Last week I was in Scotland, my main purpose being to attend the first screening of the documentary film for which I'm script writer, "Finding David Douglas." Douglas was a Scottish botanist who explored the flora and fauna of the Pacific Northwest in the 1820s before meeting an ignominious fate on the Big Island in 1834.
In February I went with my film cohorts to Hawai'i to see the site of Douglas's demise (a cattle pit on Mauna Kea) and I wrote about it then.
The Forestry Commission of Scotland, being one of the sponsors of the film, asked for the first screening, though we have lots to do before the film is ready for its official premiere in April. Six of us, including David Milholland, the head of the Oregon Cultural Heritage Commission, went from Portland to the town of Pitlochry, where more than 200 people attended the film and gave it pretty high marks.
My other purpose was to write a travel article for Alaska Airlines Magazine called "A Tale of Two Cities," about my impressions of Edinburgh and Glasgow. I confess that I was particularly eager to visit Edinburgh because of its connection with Hawai'i, in that it is the birthplace of the writer Robert Louis Stevenson. Stevenson, who was always frail and prone to illness, spent the last years of his life seeking better health by sailing with his family around the Pacific.
In January 1889 Stevenson anchored at Honolulu. He went to 'Iolani Palace to introduce himself to King Kalâkaua and the two hit it off immediately. In Edinburgh I visited a lovely little museum devoted to the three most famous Scottish writers: Robert Burns, Sir Walter Scott and Robert Louis Stevenson. Most of the Stevenson exhibit was comprised of photographs and artifacts from his years in the Pacific. There were numerous photos of him and Kalâkaua, as well as group photos that included both Stevenson's and Kalâkaua's families.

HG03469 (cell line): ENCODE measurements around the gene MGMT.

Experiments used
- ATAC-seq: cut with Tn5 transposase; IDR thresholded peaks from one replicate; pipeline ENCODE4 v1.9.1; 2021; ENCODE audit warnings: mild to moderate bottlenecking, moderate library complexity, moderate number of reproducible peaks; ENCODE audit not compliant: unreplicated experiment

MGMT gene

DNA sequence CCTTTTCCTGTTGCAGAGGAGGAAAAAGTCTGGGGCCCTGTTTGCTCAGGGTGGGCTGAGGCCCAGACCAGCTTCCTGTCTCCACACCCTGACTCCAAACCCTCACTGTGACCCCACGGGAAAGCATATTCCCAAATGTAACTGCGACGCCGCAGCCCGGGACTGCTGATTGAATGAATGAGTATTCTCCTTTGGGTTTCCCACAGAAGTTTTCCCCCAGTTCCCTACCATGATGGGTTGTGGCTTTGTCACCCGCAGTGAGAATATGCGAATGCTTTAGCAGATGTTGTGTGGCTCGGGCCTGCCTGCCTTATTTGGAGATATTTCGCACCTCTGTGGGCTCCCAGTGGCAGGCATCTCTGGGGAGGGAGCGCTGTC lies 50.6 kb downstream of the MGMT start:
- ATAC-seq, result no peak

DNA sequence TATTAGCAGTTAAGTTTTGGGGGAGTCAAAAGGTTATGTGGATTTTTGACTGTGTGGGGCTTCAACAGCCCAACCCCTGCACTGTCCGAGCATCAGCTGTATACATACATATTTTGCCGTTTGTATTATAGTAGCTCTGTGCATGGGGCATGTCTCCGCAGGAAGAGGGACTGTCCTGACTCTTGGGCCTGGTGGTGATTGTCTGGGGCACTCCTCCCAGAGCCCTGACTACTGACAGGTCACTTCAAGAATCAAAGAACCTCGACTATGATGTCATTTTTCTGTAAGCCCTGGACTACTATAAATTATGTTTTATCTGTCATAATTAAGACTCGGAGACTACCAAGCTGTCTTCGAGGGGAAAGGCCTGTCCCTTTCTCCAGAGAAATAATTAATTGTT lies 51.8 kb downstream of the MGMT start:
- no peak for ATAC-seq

Kalâkaua was eager to have the eminent Scottish writer meet his brother-in-law, a fellow Scot who also hailed from Edinburgh. Archibald Scott Cleghorn had married Likelike, the sister of Kalâkaua and Lili'uokalani. His wife had died in 1887 at age 36 and he was raising their daughter, Ka'iulani, who was expected to reign as queen of Hawai'i someday. At the time she met Stevenson, she was just 13. But in a few months she was to depart for England. Her father felt that she should have a European education in order to be an effective monarch in modern times. She was reluctant to leave her island home, so Stevenson tried to encourage her by telling her exciting tales of Scotland while the two sat under the banyan tree at her father's garden estate, 'Ainahau.
Stevenson wrote a poem for her, which begins: "Forth from her land to mine she goes, The Island maid, the Island rose; Light of heart and bright of face: The daughter of a double race."
Ka'iulani would never see her writer friend again. He and his family eventually settled in Samoa, where Stevenson was known as "Tusitala," teller of tales. In 1894, at age 44, Stevenson died suddenly (while opening a bottle of wine) of a brain hemorrhage. Ka'iulani died five years later, at age 23. She had returned to Honolulu after her aunt had been deposed and the monarchy abolished. It was said she died of a broken heart, though typhus was the more likely culprit.
Her father's estate, 'Ainahau, no longer exists, but its site in Waikiki is marked by two streets with familiar names: Cleghorn and Tusitala. Ka'iulani's memory is honored in the popular name of the Chinese jasmine flower, her favorite. Because she loved peacocks and kept many of them at 'Ainahau, the flower associated with her is known as pikake, the Hawaiian word for peacock.
A lasting memorial to Cleghorn, the father of the princess, is Kapiolani Park, which he planned and landscaped. It is fitting that Kapiolani Park is the site of the annual Scottish Festival and Highland Games, on the first weekend in April.
Since the late 1700s, many Scots came to Hawai'i and made lasting contributions. But I'm partial to one adventurous and imaginative Scot, the man known as Tusitala.
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